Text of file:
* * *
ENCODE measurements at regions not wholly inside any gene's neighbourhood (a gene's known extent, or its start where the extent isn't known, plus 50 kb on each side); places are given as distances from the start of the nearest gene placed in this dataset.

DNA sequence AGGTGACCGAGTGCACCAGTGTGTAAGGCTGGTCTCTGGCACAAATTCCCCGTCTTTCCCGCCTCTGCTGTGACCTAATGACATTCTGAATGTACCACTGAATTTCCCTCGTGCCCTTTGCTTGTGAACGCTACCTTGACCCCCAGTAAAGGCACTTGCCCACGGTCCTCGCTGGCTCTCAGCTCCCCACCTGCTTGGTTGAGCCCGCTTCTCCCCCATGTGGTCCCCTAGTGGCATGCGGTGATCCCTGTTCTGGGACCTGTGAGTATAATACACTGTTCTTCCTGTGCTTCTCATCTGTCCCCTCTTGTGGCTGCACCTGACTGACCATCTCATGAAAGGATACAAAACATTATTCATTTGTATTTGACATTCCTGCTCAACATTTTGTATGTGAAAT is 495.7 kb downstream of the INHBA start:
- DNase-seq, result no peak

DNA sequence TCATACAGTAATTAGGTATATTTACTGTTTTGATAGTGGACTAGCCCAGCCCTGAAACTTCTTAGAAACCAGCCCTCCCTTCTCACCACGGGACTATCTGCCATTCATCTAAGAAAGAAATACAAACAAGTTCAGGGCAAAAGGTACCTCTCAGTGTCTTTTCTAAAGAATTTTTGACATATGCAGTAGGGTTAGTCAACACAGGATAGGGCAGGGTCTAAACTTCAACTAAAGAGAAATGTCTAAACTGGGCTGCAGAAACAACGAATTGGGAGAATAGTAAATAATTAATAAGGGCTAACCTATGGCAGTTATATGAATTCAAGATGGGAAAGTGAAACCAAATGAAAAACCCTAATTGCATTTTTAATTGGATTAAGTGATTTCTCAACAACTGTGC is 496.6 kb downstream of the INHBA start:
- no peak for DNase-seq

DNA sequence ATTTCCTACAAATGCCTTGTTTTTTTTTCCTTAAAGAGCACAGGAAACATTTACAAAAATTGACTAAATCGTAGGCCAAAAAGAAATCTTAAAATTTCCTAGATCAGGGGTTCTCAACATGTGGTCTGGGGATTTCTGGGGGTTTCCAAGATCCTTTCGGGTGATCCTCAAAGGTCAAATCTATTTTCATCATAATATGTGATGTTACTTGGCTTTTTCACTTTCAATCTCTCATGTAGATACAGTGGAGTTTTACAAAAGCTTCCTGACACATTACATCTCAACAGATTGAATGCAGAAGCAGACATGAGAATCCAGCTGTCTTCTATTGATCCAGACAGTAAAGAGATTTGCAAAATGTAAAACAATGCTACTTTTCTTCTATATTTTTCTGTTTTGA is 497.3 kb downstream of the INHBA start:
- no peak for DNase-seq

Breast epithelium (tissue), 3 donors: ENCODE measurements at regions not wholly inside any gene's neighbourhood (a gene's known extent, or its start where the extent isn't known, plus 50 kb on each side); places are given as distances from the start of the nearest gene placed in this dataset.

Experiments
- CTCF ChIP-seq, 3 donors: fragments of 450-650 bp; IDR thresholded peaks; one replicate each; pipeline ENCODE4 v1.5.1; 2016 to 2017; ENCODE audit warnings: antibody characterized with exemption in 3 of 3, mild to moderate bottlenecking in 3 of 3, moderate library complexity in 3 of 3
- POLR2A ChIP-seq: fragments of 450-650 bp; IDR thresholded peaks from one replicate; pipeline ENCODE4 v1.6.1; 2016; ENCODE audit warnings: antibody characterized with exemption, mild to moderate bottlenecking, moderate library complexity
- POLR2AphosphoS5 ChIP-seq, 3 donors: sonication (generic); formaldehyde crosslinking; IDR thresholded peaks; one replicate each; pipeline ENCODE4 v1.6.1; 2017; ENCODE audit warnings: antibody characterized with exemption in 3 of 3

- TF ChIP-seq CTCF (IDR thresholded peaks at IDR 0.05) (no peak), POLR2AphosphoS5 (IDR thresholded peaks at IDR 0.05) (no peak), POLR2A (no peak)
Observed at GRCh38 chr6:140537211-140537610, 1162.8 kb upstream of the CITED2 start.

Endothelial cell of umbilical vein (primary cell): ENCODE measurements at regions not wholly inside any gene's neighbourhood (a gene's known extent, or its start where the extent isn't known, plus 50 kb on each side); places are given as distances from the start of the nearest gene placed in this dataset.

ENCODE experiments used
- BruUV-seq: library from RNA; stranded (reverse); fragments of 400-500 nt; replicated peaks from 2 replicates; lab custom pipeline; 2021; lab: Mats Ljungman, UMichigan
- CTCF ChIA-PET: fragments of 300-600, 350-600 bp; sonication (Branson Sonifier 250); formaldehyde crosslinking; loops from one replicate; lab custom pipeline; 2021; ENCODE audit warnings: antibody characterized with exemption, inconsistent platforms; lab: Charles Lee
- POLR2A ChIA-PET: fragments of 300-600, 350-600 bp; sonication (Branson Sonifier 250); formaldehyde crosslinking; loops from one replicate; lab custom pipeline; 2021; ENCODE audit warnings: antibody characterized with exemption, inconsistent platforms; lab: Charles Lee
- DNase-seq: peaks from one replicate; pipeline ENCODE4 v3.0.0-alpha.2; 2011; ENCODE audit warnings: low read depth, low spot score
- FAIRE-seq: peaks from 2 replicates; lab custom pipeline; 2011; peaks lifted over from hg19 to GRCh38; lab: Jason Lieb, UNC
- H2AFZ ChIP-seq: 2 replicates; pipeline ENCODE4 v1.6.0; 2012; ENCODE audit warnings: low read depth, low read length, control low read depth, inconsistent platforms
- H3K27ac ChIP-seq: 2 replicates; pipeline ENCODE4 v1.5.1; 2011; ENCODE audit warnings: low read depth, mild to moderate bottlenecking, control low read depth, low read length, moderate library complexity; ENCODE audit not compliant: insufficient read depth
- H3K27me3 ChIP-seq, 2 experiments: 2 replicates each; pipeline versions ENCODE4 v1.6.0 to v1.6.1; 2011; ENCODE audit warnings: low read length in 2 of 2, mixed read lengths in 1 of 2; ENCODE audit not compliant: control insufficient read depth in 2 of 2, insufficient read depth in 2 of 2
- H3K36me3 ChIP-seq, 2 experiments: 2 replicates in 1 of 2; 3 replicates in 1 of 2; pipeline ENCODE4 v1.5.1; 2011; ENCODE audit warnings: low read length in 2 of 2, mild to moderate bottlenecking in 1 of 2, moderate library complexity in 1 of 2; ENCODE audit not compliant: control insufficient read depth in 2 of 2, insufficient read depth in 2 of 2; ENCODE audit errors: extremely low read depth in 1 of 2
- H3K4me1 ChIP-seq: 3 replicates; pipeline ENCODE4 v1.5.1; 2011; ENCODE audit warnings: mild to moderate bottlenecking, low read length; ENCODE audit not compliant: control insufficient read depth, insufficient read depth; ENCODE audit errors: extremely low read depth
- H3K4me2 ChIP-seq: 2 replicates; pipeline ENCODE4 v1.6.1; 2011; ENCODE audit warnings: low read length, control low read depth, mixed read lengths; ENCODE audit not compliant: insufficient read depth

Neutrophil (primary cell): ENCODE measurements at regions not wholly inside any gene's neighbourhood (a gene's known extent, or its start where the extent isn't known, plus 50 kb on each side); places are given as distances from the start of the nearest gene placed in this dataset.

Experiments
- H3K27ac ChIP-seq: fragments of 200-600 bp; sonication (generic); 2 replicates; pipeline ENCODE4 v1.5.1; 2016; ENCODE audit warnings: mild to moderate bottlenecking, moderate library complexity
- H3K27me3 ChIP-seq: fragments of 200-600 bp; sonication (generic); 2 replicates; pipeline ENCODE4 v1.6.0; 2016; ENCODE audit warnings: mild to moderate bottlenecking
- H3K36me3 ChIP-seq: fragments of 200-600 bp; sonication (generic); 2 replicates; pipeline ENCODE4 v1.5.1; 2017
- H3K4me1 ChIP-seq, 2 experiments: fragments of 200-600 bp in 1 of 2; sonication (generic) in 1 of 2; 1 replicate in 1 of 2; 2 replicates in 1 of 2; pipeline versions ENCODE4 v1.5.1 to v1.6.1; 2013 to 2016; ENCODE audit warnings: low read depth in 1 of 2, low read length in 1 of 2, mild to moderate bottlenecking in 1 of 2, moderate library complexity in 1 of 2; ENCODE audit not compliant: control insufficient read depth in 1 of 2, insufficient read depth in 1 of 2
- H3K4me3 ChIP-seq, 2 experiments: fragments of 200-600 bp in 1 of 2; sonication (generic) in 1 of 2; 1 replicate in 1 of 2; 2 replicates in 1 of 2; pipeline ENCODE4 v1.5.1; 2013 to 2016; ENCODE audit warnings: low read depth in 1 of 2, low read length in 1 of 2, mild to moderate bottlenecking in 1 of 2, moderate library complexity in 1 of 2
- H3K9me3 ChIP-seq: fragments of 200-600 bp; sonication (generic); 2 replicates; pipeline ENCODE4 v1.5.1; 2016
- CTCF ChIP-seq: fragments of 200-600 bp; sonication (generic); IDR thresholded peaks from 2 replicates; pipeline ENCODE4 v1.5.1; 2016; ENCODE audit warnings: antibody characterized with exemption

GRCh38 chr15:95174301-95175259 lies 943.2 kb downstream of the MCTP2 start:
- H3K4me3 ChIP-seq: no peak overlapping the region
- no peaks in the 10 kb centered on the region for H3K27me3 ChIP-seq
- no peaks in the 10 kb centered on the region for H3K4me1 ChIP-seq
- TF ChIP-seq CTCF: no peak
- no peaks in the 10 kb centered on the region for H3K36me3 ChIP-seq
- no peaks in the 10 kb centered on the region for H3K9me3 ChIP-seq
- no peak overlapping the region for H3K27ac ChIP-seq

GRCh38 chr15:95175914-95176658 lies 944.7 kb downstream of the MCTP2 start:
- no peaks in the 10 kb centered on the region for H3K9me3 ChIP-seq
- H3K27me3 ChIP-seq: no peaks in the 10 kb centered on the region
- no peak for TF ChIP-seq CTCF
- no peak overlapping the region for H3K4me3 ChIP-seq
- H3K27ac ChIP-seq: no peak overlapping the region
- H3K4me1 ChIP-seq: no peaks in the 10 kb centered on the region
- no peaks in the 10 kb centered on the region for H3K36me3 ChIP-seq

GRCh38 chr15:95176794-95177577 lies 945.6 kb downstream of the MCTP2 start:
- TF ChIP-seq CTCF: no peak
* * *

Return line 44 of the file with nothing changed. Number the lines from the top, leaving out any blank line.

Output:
- no peak overlapping the region for H3K27ac ChIP-seq